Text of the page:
In September, China’s central government announced that death tolls from natural disasters would no longer be classified as state secrets. The initiative, announced appropriately enough by the National Administration of State Secrets, was presented as partial fulfilment of the government’s long-standing pledge to improve transparency.
The shadowy body oversees the classification of data and sanctions the suppression of often commonplace information deemed dangerous to the state. Its mere existence is evidence enough of how seriously China and the ruling Communist party have taken matters of secrecy. Indeed, secrecy remains the reflex response – as the people of Harbin discovered last week when their water was cut off.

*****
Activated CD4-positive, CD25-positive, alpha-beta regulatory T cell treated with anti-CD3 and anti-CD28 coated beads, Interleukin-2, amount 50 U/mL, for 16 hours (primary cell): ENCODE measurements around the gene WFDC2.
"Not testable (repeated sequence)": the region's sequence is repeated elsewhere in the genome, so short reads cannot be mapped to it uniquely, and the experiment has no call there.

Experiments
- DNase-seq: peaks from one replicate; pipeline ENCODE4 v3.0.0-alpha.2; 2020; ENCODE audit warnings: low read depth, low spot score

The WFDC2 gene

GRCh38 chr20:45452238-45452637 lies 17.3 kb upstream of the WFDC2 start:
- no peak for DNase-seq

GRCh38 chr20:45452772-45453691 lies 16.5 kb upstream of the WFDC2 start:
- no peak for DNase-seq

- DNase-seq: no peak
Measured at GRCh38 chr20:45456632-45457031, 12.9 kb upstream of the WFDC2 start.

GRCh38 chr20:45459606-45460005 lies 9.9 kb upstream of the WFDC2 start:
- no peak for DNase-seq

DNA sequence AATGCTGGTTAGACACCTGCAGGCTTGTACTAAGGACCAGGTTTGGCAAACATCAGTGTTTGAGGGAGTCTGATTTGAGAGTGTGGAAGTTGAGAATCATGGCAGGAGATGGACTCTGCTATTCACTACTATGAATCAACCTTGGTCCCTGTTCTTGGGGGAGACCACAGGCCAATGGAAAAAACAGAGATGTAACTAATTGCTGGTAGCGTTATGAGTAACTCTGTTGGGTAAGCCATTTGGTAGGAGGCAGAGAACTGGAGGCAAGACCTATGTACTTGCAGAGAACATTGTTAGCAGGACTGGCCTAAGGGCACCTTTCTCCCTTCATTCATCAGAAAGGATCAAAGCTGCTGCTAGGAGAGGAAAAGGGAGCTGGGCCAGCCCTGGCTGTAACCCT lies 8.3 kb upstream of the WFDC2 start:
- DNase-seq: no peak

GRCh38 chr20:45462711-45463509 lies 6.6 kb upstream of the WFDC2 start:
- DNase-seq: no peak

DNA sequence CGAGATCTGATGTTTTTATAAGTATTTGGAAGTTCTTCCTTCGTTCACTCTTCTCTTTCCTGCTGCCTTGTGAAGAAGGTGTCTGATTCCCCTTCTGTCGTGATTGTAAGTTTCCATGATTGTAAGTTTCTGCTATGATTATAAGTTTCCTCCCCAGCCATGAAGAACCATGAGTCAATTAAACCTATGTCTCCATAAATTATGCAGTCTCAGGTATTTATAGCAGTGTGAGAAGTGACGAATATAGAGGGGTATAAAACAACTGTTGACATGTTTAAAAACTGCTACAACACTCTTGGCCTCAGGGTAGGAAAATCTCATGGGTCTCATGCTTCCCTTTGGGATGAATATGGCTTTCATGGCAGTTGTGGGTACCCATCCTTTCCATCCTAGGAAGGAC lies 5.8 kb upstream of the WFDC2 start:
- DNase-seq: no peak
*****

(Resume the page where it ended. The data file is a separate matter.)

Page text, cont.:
City and provincial governments had alternately lied and obfuscated for more than a week after explosions at a chemical plant in north-east China on November 13 dumped 100 tonnes of benzene into the Songhua river, the main source of water for cities along its route. When Harbin decided to turn off the taps last Tuesday, its 9m residents were first told by the city government that the water system was being closed for “maintenance”. A few hours later, the authorities reversed course and admitted the Songhua had been contaminated.
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